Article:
“I thought you were staying at Oileymead?” said Mrs Greenow.
“I came from there this morning,” said the Captain.
“But he isn’t going back there, I can tell you,” said Mr Cheesacre.
“Oh, indeed,” said Mrs Greenow; “I hope there is nothing wrong.”
“All as right as a trivet,” said the Captain; and then he was off.
“I promised mamma that I would be home by seven,” said Charlie Fairstairs, rising from her chair. It cannot be supposed that she had any wish to oblige Mr Cheesacre, and therefore this movement on her part must be regarded simply as done in kindness to Mrs Greenow. She might be mistaken in supposing that Mrs Greenow would desire to be left alone with Mr Cheesacre; but it was clear to her that in this way she could give no offence, whereas it was quite possible that she might offend by remaining. A little after seven Mr Cheesacre found himself alone with the lady.
“I’m sorry to find,” said she, gravely, “that you two have quarrelled.”
“Mrs Greenow,” said he, jumping up, and becoming on a sudden full of life, “that man is a downright swindler.”
“Oh, Mr Cheesacre.”
“He is. He’ll tell you that he was at Inkermann, but I believe he was in prison all the time.” The Captain had been arrested, I think twice, and thus Mr Cheesacre justified to himself this assertion. “I doubt whether he ever saw a shot fired,” he continued.
“He’s none the worse for that.”
“But he tells such lies; and then he has not a penny in the world. How much do you suppose he owes me, now?”
“However much it is, I’m sure you are too much of a gentleman to say.”
“Well — yes, I am,” said he, trying to recover himself. “But when I asked him how he intended to pay me, what do you think he said? He said he’d pay me when he got your money.”
“My money! He couldn’t have said that!”
“But he did, Mrs Greenow; I give you my word and honour. ‘I’ll pay you when I get the widow’s money,’ he said.”
“You gentlemen must have a nice way of talking about me when I am absent.”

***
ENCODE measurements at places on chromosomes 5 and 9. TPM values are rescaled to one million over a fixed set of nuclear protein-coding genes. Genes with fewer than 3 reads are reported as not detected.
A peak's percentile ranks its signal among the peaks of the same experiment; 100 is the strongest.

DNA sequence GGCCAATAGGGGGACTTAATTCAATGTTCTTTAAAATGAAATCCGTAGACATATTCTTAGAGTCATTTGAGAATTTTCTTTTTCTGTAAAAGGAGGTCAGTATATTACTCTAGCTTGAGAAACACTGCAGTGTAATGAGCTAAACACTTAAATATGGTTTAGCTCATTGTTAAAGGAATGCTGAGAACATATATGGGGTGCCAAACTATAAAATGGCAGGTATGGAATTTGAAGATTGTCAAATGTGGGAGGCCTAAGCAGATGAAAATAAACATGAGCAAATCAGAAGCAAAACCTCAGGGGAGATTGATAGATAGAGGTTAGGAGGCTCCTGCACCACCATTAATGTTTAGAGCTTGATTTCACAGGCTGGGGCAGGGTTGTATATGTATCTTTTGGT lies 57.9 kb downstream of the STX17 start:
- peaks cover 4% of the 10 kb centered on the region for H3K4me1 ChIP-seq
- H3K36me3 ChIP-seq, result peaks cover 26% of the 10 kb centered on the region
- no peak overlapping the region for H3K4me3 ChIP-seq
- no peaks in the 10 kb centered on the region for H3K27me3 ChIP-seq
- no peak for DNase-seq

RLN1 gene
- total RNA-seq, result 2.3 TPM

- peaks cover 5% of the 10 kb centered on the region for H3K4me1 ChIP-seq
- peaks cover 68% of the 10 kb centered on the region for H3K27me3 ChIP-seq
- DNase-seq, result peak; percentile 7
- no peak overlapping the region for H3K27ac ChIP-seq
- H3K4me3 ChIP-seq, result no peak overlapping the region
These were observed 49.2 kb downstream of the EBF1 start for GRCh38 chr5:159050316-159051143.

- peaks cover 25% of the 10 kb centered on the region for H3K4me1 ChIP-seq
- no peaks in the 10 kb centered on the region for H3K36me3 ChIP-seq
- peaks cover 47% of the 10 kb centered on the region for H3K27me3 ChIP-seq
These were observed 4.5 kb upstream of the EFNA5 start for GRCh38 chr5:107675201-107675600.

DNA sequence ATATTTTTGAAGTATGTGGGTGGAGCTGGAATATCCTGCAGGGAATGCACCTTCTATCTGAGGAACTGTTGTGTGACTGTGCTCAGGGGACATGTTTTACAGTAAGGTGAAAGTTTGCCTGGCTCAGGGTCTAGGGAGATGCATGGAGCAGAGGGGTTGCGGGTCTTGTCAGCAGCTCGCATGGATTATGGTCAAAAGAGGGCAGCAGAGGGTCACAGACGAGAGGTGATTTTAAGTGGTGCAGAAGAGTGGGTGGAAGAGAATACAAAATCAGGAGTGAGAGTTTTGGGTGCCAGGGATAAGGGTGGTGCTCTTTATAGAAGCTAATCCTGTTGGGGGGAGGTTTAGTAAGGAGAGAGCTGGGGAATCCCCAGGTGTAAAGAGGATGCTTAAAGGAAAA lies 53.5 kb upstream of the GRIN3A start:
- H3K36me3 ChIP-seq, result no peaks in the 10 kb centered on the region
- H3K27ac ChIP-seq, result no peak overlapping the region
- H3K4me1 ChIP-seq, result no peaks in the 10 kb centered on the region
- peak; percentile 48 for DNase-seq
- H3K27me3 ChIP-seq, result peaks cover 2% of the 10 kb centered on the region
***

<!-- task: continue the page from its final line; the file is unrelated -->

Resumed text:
“I never said a disrespectful word about you in my life, Mrs Greenow — or thought one. He does — he says horrible things.”
“What horrible things, Mr Cheesacre?”
“Oh, I can’t tell you — but he does. What can you expect from such a man as that, who, to my knowledge, won’t have a change of clothes tomorrow, except what he brought in on his back this morning? Where he’s to get a bed tonight, I don’t know, for I doubt whether he’s got half-a-crown in the world.”
“Yes; he is poor.”
“But how gracefully he carries his poverty.”
“I should call it very disgraceful, Mrs Greenow.” To this she made no reply, and then he thought that he might begin his work. “Mrs Greenow — may I say Arabella?”
“But mayn’t I? Come, Mrs Greenow. You know well enough by this time what it is I mean. What’s the use of shilly-shallying?”
“Shilly-shallying, Mr Cheesacre! I never heard such language. If I bid you good-night, now, and tell you that it is time for you to go home, shall you call that shilly-shallying?”
He had made a mistake in his word and repented it. “I beg your pardon, Mrs Greenow; I do indeed. I didn’t mean anything offensive.”
“Shilly-shallying, indeed! There’s very little shall in it, I can assure you.”
The poor man was dreadfully crestfallen, so much so that the widow’s heart relented, and she pardoned him. It was not in her nature to quarrel with people — at any rate, not with her lovers. “I beg your pardon, Mrs Greenow,” said the culprit, humbly. “It is granted,” said the widow; “but never tell a lady again that she is shilly-shallying. And look here, Mr Cheesacre, if it should ever come to pass that you are making love to a lady in earnest — ”
“I couldn’t be more in earnest,” said he.
“That you are making love to a lady in earnest, talk to her a little more about your passion and a little less about your purse. Now, goodnight.”
“But we are friends.”
“Oh yes — as good friends as ever.”
Cheesacre, as he drove himself home in the dark, tried to console himself by thinking of the miserable plight in which Bellfield would find himself in at Norwich, with no possessions but what he had brought into the town that day in a small bag. But as he turned in at his own gate he met two figures emerging; one of them was laden with a portmanteau, and the other with a hat case.
“It’s only me, Cheesy, my boy,” said Bellfield. “I’ve just come down by the rail to fetch my things, and I’m going back to Norwich by the 9.20.”
“If you’ve stolen anything of mine I’ll have you prosecuted,” roared Cheesacre, as he drove his gig up to his own door.
Last updated Monday, December 22, 2014 at 10:55